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Article
October 1964

NEW YORK DERMATOLOGICAL SOCIETY

Arch Dermatol. 1964;90(4):443-445. doi:10.1001/archderm.1964.01600040071017

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Abstract

Lupus Erythematosus of the Scalp. Presented by Orlando Canizares, MD.  The patient is a male, 65 years old.

Previous History.—  Essentially negative. There is no history of trauma, infections, or excessive exposure to sunlight.

Present Illness.—  The present condition began approximately in October, 1963. The patient states that the first symptom noticed was pruritus of the scalp. He noticed some loss of hair, coming off sometimes in groups of two or three hairs. This occurred on different areas of the scalp.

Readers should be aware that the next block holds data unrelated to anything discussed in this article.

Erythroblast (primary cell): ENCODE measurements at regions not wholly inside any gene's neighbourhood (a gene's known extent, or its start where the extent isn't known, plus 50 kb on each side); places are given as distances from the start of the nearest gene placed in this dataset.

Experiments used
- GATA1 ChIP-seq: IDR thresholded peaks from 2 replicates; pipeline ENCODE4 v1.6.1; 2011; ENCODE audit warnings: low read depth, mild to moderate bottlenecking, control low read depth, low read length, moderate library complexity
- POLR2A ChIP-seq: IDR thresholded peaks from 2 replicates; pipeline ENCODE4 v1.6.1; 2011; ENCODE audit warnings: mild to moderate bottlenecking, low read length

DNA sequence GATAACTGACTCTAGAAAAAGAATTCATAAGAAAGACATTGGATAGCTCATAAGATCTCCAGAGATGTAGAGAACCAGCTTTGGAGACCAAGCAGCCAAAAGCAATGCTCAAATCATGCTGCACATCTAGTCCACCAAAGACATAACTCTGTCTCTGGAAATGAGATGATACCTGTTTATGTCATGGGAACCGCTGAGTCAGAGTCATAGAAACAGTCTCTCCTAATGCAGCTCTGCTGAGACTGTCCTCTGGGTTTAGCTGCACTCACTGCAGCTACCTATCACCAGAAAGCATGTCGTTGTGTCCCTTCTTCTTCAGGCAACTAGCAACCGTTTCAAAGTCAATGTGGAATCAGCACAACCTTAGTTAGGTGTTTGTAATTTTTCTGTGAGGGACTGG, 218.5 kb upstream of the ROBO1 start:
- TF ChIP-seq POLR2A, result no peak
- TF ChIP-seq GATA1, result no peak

Clinical Description.—  The present condition is localized to the scalp. There are some small atrophic areas of about 1 cm in diameter, some of them presenting a few hairs. There is some hyperkeratosis about the follicular opening of some hairs. There are no areas of infiltration. A faint redness can be seen between the atrophic spots, but this is not palpable and disappears under pressure. There is no involvement

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